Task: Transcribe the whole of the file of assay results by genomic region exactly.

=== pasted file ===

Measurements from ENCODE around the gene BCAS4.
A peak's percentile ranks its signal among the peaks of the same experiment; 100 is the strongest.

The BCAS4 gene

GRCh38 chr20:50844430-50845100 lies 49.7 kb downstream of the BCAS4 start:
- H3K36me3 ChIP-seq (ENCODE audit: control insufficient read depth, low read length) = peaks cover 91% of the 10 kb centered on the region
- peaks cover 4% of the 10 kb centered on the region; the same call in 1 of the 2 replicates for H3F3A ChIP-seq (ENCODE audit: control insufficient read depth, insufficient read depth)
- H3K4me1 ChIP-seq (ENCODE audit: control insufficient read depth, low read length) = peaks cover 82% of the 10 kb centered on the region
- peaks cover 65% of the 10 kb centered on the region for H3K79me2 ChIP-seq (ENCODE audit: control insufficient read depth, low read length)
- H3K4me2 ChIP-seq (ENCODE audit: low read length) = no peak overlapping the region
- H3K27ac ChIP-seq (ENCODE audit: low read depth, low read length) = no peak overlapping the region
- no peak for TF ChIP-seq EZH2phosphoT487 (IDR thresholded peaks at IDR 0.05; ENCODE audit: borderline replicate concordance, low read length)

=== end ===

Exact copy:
Measurements from ENCODE around the gene BCAS4.
A peak's percentile ranks its signal among the peaks of the same experiment; 100 is the strongest.

The BCAS4 gene

GRCh38 chr20:50844430-50845100 lies 49.7 kb downstream of the BCAS4 start:
- H3K36me3 ChIP-seq (ENCODE audit: control insufficient read depth, low read length) = peaks cover 91% of the 10 kb centered on the region
- peaks cover 4% of the 10 kb centered on the region; the same call in 1 of the 2 replicates for H3F3A ChIP-seq (ENCODE audit: control insufficient read depth, insufficient read depth)
- H3K4me1 ChIP-seq (ENCODE audit: control insufficient read depth, low read length) = peaks cover 82% of the 10 kb centered on the region
- peaks cover 65% of the 10 kb centered on the region for H3K79me2 ChIP-seq (ENCODE audit: control insufficient read depth, low read length)
- H3K4me2 ChIP-seq (ENCODE audit: low read length) = no peak overlapping the region
- H3K27ac ChIP-seq (ENCODE audit: low read depth, low read length) = no peak overlapping the region
- no peak for TF ChIP-seq EZH2phosphoT487 (IDR thresholded peaks at IDR 0.05; ENCODE audit: borderline replicate concordance, low read length)